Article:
Serving at a time when the American Army was segregated, the Tuskegee Airmen were the first African-American aviators in America. The 332nd Fighter Group and the 99th Pursuit Squadron were the only Black groups that fought in World War II and were considered highly successful despite facing discrimination in and out of the army.
Trained at the Tuskegee Army Air Field in Alabama, they flew more than 15,000 individual sorties in Europe and North Africa during World War II. Their remarkable performance did not only earn them more than 150 Distinguished Flying Crosses but eventually helped encourage the integration of the U.S. armed forces, according to History.
But for the vigorous efforts of Mary McLeod Bethune, the Tuskegee Airmen may not have existed. She played an immense role in the integration of the pilot program that helped get America its first Black military pilots. Born on July 10, 1875, to former slaves in South Carolina, Bethune longed for an education at an early age but being in the segregated South, she was denied school because she was Black.
When she was 11, she was able to attend school at a Presbyterian church but her hopes to become a missionary after graduating from seminary were dashed — also because of racism. No church wanted to support her missionary work, so she got married to Albertus Bethune and made up her mind to become an educator.
In 1904, she opened a boarding school in Florida to teach young women who also desired to have an education. The Daytona Beach Literary and Industrial Training School for Negro Girls was the only school of its kind that catered to African-American women on the East Coast, according to this report. The school merged with the all-male Cookman Institute to form Bethune-Cookman College In 1929, the report added. Being a woman who was strong in character, Bethune was able to get funding for her college from prominent people including the Rockefellers and James Gamble of Proctor & Gamble.
“She became very good friends with Eleanor Roosevelt. She was an adviser to four presidents — that’s unheard of. I don’t know that any other person has been able to do that since that time, but she did it,” Dr. Tasha Youmans, dean of Bethune-Cookman university library, said of Bethune to AccuWeather.
Becoming the founding president of the National Council of Negro Women to advocate for racial and gender equality, Bethune was also the only female member of Roosevelt’s influential “Black Cabinet.” She used that black cabinet position and her close friendship with first lady Eleanor Roosevelt to lobby for the integration of the government-sponsored Civilian Pilot Training Program, with the aim that the program will be brought to the campuses of historically Black colleges and universities.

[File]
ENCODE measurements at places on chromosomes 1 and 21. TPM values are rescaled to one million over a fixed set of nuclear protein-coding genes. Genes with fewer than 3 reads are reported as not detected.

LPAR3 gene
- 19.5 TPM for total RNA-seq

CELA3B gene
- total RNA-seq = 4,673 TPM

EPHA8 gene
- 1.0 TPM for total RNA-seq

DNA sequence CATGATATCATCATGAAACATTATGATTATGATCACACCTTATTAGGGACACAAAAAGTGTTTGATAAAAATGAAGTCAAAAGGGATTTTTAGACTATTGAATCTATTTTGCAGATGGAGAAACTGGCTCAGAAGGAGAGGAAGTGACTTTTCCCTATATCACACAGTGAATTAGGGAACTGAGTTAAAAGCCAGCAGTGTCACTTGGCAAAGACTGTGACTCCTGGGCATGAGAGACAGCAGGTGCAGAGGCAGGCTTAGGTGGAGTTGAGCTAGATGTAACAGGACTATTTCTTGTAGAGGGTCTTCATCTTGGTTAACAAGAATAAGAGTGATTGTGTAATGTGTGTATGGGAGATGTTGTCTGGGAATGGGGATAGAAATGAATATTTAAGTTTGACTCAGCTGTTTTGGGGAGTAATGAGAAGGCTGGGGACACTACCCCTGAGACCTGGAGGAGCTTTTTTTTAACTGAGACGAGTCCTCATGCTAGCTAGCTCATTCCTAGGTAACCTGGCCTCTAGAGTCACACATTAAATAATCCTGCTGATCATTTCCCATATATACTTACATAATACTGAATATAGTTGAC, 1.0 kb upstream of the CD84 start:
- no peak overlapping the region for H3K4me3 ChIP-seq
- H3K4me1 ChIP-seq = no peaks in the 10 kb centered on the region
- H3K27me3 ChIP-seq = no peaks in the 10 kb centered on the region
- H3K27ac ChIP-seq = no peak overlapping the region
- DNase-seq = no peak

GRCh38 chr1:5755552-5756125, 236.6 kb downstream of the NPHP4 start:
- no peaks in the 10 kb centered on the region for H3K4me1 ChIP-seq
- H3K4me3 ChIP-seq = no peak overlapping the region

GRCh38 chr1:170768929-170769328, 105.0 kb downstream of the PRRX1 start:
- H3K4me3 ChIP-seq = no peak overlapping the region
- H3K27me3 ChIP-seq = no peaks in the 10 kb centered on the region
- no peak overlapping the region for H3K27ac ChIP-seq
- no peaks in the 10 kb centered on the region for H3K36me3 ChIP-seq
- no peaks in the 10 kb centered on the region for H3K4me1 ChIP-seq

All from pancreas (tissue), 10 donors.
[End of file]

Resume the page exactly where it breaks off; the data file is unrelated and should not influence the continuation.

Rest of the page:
In fact, thanks to Bethune, West Virginia State College became the first Black school to adopt an aviation program and receive its first military airplane in 1939. “That precedent benefited the Tuskegee Institute, which was authorized the same later that year,” according to March Air Reserve Base.
Eleanor Roosevelt would persuade the Rosenwald Fund to expand the pilot training program at Tuskegee by 1941. That same year, Eleanor Roosevelt, who had become very much a part of the pilot training program, visited the Tuskegee Institute’s Moton Airfield. There, she asked the chief flight instructor, “Chief” Charles A. Anderson, if he would take her flying. Even though the Secret Service was against this, Eleanor Roosevelt spent over one hour flying over the Tuskegee airfield, which was possibly the first time a Black man had ever flown a plane with a White woman as his passenger, as stated by March Air Reserve Base.
After her visit to the Tuskegee Institute, Eleanor Roosevelt lobbied her husband for the integration of the country’s aviation forces. In December 1942, President Franklin Roosevelt issued Executive Order 9279 “forcing all services to officially end restrictions placed on African Americans regarding military service.” This order helped lead to the creation of the Tuskegee Airmen. Tuskegee University earned the U.S. Army Air Corps contract to help train the first Black military aviators in America. Some 1,000 Black pilots were trained at Tuskegee from 1941 to 1946.
Actually, by the end of 1944, there were 700,000 African-Americans in the Army; 17,000 in the Marine Corps, 165,000 in the Navy; and 5,000 in the Coast Guard. And this is largely thanks to the hard work of educator and civil rights activist Bethune, alongside Eleanor Roosevelt. Bethune went on to champion democratic values until her death of a heart attack on May 18, 1955, at the age of 79.